But how can faith be increased? What is the source for it? It is true that the creation “testifies” toward the reality of God (cf Rom. 1:19-20; Psa. 19:1), which helps us to believe in Him; but the faith that saves from sin requires more than that kind of belief through creation. For Paul shows that it is the gospel that is “the power of God for salvation to everyone who believes” (Rom. 1:16). We, therefore, must first hear it – for “faith comes from hearing, and hearing by the word of Christ” (Rom. 10:17). But we must also be “doers of the word, and not merely hearers who delude themselves” (James 1:22).  Brethren were being strengthened in the faith by conforming their lives to the message that Paul and Timothy spoke to them (Acts 16:4-5).  We have also seen that the gospel is referred to as “the faith” that we are to “contend earnestly for” (Jude 1:3), and which “a great many of the priests were becoming obedient to” (Acts 6:7). For as food is to the body, even more so is God’s word to the soul. Therefore, as Jesus states, “MAN SHALL NOT LIVE ON BREAD ALONE, BUT ON EVERY WORD THAT PROCEEDS OUT OF THE MOUTH OF GOD” (Matt. 4:4). When Jesus told His disciples, who were concerned that He should eat, “I have food to eat that you do not know about,” they were thinking of only physical food (Jn. 4:31-33); but the Lord then explained, “My food is to do the will of Him who sent Me and to accomplish His work” (v. 34). Jesus was a doer of His Father’s will, and we must be likewise.  For since He had a need to receive the nourishment of spiritual food by obeying His Father, then how much more do we have that need toward doing the same?

To grow strong in the Lord involves increasing in faith. Peter closes his second epistle by exhorting the brethren to “grow in the grace and knowledge of our Lord and Savior Jesus Christ” (2 Pet. 3:18). And Paul’s final words to the Ephesian elders also pointed them in that same direction: “And now I commend you to God and to the word of His grace, which is able to build you up and to give you the inheritance among all those who are sanctified” (Acts 20:31).  What better advice can one give than encouraging others toward learning God’s word, obeying it, and continuing in it?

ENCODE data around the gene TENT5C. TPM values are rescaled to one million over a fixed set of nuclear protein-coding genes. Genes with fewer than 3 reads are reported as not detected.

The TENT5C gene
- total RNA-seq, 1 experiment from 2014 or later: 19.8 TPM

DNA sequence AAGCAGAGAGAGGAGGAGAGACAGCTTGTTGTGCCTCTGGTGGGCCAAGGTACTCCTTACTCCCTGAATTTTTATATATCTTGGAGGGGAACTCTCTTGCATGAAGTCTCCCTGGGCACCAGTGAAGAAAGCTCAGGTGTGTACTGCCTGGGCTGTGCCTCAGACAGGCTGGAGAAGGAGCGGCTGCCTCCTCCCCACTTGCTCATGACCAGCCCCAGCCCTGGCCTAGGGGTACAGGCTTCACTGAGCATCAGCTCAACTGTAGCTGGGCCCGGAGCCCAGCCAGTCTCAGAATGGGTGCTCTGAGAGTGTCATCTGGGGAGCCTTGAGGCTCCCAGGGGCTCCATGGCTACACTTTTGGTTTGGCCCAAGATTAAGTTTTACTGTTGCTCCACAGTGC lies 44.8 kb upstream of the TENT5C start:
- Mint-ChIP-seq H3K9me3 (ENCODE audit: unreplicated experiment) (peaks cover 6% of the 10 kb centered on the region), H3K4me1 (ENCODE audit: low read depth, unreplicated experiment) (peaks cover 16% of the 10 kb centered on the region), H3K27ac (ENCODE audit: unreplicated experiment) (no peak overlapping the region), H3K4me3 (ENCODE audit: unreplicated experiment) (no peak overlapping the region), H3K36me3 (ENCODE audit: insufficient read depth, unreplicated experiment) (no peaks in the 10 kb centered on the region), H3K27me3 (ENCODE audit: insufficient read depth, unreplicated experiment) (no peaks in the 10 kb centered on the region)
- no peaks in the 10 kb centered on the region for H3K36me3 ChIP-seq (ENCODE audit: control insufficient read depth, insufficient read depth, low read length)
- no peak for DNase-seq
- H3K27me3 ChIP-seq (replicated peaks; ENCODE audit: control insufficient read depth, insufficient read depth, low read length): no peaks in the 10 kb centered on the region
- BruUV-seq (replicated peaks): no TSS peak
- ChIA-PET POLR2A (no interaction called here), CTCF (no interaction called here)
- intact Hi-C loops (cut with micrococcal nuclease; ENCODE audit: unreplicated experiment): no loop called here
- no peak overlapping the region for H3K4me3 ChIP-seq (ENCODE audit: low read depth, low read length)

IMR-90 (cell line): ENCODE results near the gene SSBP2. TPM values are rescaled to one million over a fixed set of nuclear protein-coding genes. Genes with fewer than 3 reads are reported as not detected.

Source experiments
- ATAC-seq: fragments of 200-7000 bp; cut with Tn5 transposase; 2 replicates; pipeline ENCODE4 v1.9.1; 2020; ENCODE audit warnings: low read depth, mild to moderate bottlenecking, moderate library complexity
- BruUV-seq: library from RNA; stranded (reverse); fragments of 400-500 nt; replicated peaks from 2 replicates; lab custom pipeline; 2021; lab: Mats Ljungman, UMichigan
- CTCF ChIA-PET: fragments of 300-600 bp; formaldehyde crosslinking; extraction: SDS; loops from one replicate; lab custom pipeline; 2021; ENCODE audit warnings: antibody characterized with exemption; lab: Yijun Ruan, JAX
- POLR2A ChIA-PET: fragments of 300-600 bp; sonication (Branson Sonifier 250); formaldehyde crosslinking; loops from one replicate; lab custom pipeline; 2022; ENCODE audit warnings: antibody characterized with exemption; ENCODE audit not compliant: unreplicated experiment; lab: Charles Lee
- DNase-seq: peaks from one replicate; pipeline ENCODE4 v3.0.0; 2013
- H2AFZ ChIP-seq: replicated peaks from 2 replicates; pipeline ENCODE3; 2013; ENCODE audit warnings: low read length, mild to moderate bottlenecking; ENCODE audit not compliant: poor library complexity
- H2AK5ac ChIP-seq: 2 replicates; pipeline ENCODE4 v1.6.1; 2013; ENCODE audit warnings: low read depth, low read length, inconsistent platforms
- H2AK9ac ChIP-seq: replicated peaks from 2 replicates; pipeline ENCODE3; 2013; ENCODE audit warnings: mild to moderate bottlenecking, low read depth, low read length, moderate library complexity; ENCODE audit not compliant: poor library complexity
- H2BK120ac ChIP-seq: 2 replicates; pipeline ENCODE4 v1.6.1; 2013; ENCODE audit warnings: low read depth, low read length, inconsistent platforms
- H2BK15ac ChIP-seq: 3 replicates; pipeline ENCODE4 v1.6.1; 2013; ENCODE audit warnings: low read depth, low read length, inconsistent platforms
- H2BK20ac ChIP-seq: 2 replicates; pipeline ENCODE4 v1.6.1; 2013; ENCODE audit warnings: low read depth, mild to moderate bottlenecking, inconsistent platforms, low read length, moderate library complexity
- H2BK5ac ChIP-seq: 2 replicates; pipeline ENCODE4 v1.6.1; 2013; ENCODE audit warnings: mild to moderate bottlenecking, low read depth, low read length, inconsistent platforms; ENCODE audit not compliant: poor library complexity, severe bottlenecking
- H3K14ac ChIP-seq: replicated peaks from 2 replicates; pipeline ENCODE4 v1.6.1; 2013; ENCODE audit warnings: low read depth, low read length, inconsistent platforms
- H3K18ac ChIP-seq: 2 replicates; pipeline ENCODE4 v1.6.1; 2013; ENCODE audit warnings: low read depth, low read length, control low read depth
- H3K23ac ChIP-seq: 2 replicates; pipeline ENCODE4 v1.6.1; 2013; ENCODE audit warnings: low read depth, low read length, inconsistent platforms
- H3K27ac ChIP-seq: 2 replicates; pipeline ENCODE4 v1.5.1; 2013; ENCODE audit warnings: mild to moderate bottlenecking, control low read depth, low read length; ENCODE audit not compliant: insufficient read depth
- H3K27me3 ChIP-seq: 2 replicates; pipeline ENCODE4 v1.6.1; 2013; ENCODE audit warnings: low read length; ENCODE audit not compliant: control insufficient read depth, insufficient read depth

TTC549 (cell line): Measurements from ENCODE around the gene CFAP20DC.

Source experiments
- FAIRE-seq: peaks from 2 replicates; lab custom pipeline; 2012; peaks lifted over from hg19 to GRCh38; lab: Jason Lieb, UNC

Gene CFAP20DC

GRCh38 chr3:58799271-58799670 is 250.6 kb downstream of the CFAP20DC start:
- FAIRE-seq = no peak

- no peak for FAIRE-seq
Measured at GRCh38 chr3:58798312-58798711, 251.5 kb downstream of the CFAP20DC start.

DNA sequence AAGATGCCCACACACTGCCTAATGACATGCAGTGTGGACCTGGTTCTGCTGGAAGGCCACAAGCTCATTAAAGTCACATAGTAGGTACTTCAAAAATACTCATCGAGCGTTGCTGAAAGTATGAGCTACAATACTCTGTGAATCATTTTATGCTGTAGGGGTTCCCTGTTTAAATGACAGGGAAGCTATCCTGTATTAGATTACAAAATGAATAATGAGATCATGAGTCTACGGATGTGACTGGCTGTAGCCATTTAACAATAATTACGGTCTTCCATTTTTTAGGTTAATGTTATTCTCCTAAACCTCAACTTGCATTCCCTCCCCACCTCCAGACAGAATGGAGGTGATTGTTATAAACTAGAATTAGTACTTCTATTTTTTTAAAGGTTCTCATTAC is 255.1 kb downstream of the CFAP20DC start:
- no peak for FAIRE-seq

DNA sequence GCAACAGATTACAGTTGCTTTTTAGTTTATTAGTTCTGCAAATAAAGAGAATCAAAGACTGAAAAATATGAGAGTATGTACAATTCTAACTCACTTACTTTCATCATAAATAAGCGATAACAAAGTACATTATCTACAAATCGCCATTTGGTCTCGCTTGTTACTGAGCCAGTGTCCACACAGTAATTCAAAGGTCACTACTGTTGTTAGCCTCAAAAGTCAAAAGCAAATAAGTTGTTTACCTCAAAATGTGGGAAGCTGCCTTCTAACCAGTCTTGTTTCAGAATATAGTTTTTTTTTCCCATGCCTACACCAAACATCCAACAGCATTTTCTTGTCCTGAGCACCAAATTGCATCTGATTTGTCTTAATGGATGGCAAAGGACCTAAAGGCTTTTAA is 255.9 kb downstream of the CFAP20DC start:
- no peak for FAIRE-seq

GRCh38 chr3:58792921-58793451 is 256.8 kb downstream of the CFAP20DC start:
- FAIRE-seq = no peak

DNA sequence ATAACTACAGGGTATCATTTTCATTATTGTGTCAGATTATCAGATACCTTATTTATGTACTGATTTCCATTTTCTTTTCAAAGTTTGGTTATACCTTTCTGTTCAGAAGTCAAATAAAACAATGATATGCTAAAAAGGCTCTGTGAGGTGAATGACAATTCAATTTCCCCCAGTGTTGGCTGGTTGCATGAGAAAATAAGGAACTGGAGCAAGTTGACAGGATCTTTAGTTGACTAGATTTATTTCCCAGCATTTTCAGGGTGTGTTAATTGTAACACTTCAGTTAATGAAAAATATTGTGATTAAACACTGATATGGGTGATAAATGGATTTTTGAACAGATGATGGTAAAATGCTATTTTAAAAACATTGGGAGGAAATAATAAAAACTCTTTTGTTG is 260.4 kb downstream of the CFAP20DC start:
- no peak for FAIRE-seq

So in all this, we see the connection in obtaining a knowledge of the Scriptures, acquiring faith, and growing strong in the Lord. Our faith is based on God’s word – rather than on personal feelings. And corresponding with that, John declares, “These things I have written to you who believe in the name of the Son of God, so that you may know that you have eternal life” (1 Jn. 5:13). So, yes, we are to look to God’s word for faith and increase in our knowledge of that message and put God’s word into practice in our lives so our faith will also grow — along with the assurance it brings.

As pointed out, the man in Mark 9:24 was humble to indicate that there were areas in his life in which he lacked faith, but he sought the Lord to help him in that. May we each also do the same, and by using those sources of His word (Rom. 10:17) and the avenue of prayer (2 Cor. 13:9) that God has provided for the Christian.

Paul told Timothy that by his teaching the word he would “be a good servant of Christ Jesus, constantly nourished on the words of the faith and of the sound doctrine which you are following” (1 Tim. 4:6).  Was that merely a special privilege for Timothy to be able to be “constantly nourished on the words of faith”?  As we take the time to teach the gospel to others, it also helps us to grow in the faith.  For we are then doing what God has commanded and find it rewarding in doing so.  In addition, our studying and researching to prepare to teach has us focusing on the Scriptures and filling our hearts and minds with it, which is good meditation for the soul.

We must also increase in faith because some have wandered from it (1 Tim. 6:10; 2 Tim. 2:18; 1 Tim. 6:21); and we need, therefore, to be on guard against that. One of Paul’s exhortations to Timothy was that he would “Fight the good fight of faith; take hold of the eternal life to which you were called, and you made the good confession in the presence of many witnesses” (1 Tim. 6:12). Faith is to be “kept” (2 Tim. 4:7). It is to be lived by — rather than shrinking back from (Heb. 10:38). For faith preserves the soul (v. 39), and its outcome is the salvation of our souls (1 Pet. 1:9).  So we must “contend earnestly for” it (Jude 1:3).  And, to do so, as we have seen in this lesson, requires a faith that is accompanied with obedient action.  For “…faith without works is dead” (James 2:14-26).

Let us remember that humble, honest, and sincere man who, after talking with Jesus, “Immediately…cried out and said with tears, ‘Lord, I believe; help my unbelief!’” (Mark 9:24).  And may we, like him, also desire to have our faith increased and seek to accomplish that by expanding our knowledge of God’s word, putting it into practice in our lives, and spending time with the Lord in prayer.  For then, what a great comfort faith can be!  Not only is it then the saving faith that leads to heaven, but also it is “…the assurance of things hoped for” and “the conviction of things not seen” (Heb. 11:1).

(All Scripture from the NASB, unless otherwise indicated.)

The Steps That Lead to Eternal Salvation

1) Hear the gospel, for that is how faith comes (Rom. 10:17; John 20:30,31).
2) Believe
in the deity of Christ (John 8:24; John 3:18).
3) Repent
of sins (Luke 13:5; Acts 17:30).
4) Confess faith
in Christ (Rom. 10:9,10; Acts 8:36-38).
5) Be baptized
in water for the remission of sins (Mark 16:16; Acts 2:38; 22:16; Rom. 6:3,4; Gal. 3:26,27; 1 Pet. 3:21).
6) Continue in the faith,
living for the Lord; for, if not, salvation can be lost (Heb. 10:36-39; Rev. 2:10; 2 Pet. 2:20-22).